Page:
These three inputs provide a great foundation to kicking off a successful brand identity development process.  The next step is to leverage these inputs and dive into developing each component of the brand.  Stay tuned for the next post that will discuss this in more detail.


The next best thing to customer market research…

July 28, 2010

Market research has always been my favorite part of marketing.  The idea of using research to uncover what is in the minds of your target customers — their beliefs, their needs, their ways of thinking — to create better products or stronger messages really excites me.  I’ve always viewed research as the key to solving a complex puzzle of customer needs and a brand’s benefits.

With this perspective, it is probably no surprise that I am often recommending to my clients that they conduct customer research when they are facing marketing challenges or decisions.  Research, when done well, will typically help them find the answers they are seeking.  Most of my clients agree with my recommendation, but budgets or timing tend to get in the way for some clients and prevent the research from taking place.

In those cases, I often help my clients search for the next best source of information and ask, “Well, what do the rest of your employees believe?  What does your employee research tell you?”  And, most of the time, I get a blank stare and a reply something along the lines of “I don’t know.  We’ve never asked them.”

In theory, this response surprises me.  It would seem so easy for organizations to leverage their employees to understand their perspectives on the organization’s brand, products/services, messages, and positioning since the employees work with customers and understand the business.  However, in practice, I can’t say that this is unexpected.  After many years working in marketing for a variety of companies, I don’t think I ever completed or fielded brand market research as an employee.  The fact that conducting employee market research is a rare practice should not imply that it isn’t valid or valuable.  For organizations that are unable to complete customer research to inform their marketing decisions, employee research is the next best option because it can be done very quickly, inexpensively, and it can provide real insights.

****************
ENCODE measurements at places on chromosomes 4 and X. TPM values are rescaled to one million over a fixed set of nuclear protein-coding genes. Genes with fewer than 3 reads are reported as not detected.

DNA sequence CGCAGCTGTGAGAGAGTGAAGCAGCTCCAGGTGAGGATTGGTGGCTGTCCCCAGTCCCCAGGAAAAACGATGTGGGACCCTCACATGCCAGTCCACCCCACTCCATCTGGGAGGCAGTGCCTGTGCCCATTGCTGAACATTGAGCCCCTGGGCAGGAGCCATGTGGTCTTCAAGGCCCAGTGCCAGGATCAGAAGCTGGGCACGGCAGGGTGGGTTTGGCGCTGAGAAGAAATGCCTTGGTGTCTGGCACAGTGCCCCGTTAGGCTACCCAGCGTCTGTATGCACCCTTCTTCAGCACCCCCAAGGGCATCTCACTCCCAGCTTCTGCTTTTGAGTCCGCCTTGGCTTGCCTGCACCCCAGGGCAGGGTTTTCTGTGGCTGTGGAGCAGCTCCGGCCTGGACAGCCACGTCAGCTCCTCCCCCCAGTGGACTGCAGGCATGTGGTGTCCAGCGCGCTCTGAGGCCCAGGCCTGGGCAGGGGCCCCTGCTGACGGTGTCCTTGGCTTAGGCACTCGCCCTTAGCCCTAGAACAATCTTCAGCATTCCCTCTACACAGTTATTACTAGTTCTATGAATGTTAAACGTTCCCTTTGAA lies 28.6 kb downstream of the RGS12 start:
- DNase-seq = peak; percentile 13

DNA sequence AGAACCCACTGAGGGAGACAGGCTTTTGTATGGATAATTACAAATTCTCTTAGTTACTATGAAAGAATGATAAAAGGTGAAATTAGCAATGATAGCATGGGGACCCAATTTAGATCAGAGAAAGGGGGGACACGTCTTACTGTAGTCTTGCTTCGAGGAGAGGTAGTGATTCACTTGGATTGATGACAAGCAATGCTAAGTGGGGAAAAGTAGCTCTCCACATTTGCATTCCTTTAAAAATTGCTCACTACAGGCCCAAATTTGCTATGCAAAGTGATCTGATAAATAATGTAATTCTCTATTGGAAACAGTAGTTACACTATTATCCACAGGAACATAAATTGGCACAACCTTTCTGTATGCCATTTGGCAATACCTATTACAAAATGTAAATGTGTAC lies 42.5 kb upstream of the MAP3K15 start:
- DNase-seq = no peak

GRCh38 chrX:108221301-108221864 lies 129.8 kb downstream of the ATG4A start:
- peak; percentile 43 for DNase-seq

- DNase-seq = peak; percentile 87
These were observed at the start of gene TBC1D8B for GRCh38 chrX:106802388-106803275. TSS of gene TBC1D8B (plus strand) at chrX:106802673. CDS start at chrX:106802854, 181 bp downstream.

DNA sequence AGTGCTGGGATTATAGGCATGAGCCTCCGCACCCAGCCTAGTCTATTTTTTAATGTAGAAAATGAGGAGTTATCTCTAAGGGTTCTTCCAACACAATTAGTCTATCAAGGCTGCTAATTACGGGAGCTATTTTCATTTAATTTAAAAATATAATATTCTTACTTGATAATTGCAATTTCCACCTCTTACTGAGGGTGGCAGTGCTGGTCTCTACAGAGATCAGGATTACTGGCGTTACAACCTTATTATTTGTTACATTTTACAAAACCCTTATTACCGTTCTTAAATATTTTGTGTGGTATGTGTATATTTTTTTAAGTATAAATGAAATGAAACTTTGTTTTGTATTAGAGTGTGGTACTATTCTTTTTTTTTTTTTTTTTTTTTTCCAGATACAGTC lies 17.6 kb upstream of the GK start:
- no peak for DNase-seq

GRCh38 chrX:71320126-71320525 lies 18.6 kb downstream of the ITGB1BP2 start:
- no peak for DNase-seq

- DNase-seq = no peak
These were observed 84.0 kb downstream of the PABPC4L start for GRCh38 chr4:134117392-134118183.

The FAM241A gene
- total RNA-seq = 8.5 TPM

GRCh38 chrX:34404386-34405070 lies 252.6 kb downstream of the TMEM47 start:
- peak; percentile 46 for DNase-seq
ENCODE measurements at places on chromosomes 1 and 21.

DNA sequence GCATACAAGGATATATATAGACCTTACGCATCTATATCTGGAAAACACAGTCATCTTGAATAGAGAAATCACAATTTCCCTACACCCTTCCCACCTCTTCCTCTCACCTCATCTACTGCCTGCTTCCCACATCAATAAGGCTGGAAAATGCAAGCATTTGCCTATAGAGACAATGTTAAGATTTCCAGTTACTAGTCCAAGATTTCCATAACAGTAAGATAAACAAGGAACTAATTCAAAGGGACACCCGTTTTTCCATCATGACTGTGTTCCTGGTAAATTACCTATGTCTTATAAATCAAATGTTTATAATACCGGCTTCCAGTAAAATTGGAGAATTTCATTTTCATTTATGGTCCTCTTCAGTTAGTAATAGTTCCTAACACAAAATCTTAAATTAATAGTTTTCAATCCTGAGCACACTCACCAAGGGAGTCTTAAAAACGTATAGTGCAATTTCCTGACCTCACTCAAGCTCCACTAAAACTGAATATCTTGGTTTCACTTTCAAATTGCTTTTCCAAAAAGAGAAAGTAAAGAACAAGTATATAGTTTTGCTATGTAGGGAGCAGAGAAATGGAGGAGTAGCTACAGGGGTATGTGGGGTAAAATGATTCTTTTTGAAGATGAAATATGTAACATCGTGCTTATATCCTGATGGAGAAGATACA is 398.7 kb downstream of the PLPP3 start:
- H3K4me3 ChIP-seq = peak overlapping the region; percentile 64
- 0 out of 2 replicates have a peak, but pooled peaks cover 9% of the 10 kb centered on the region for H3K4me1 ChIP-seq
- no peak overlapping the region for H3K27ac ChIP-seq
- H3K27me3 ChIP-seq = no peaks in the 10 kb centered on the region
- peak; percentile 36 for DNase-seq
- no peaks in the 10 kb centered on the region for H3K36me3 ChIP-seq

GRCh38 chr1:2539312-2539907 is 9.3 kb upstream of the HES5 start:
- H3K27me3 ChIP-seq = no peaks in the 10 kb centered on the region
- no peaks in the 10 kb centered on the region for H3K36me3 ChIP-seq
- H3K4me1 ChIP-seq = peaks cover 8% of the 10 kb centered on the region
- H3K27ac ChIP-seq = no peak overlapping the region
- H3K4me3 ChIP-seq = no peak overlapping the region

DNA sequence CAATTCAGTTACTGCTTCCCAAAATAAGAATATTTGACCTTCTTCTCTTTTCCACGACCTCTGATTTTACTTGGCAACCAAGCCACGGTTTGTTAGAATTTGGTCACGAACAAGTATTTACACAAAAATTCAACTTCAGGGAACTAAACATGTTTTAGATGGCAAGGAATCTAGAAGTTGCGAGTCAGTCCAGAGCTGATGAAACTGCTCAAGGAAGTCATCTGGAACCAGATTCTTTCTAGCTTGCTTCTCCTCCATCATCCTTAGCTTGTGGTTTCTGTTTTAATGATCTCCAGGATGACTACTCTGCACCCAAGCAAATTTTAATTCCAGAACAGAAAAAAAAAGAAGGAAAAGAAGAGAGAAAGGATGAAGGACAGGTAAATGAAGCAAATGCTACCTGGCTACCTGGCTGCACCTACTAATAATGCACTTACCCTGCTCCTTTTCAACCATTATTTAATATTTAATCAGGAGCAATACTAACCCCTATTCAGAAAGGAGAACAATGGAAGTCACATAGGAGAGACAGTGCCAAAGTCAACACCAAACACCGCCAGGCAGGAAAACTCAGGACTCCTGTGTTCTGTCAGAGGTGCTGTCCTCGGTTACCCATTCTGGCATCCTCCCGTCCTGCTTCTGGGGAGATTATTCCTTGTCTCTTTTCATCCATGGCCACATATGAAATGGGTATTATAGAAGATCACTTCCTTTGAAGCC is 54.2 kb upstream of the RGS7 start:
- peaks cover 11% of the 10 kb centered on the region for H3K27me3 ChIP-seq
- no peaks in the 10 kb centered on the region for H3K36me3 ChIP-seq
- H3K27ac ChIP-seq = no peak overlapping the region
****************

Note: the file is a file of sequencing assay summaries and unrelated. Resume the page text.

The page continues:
Two arguments for not conducting employee market research are:

  1. The employees are biased because they are so close to the business.
  2. The employees may not be honest in the research for fear that their comments will impact their jobs.

However, I believe that the biggest reason why organizations don’t conduct employee research is that they simply do not think of it.  As for the two arguments listed above, they can be address with the following:

  1. While employees do have a unique and perhaps biased perspective, those who deal with customers regularly most likely have a good understand of what customers are thinking and what they need.  This perspective is valuable to understand.
  2. Creating an anonymous or “safe” process to conduct research with employees so that they feel comfortable providing their thoughts does not have to be complex.  Anonymous surveys through online tools such as Zoomerang or SurveyMonkey or the use of external moderators are simple and budget friendly ways to ensure employees feel enabled to share their true thoughts and feelings.

With all of this in mind, I would even recommend that organizations that do conduct customer market research regularly also consider conducting employee research periodically.  The two pieces of research together will yield very powerful findings that will likely lead to better recommendations and decisions overall than if just one form of research was completed.

Employee research is certainly no perfect substitute for customer market research, but it nevertheless is a very important tool that organizations can easily and should employ to help them make better marketing decisions.  Especially in cases where an organization is deciding between employee research or no research at all, the organization should leverage employee research.  In the absence of customer market research, the cost of not leveraging the employees’ perspective will likely exceed the basic costs of conducting the in-house employee research.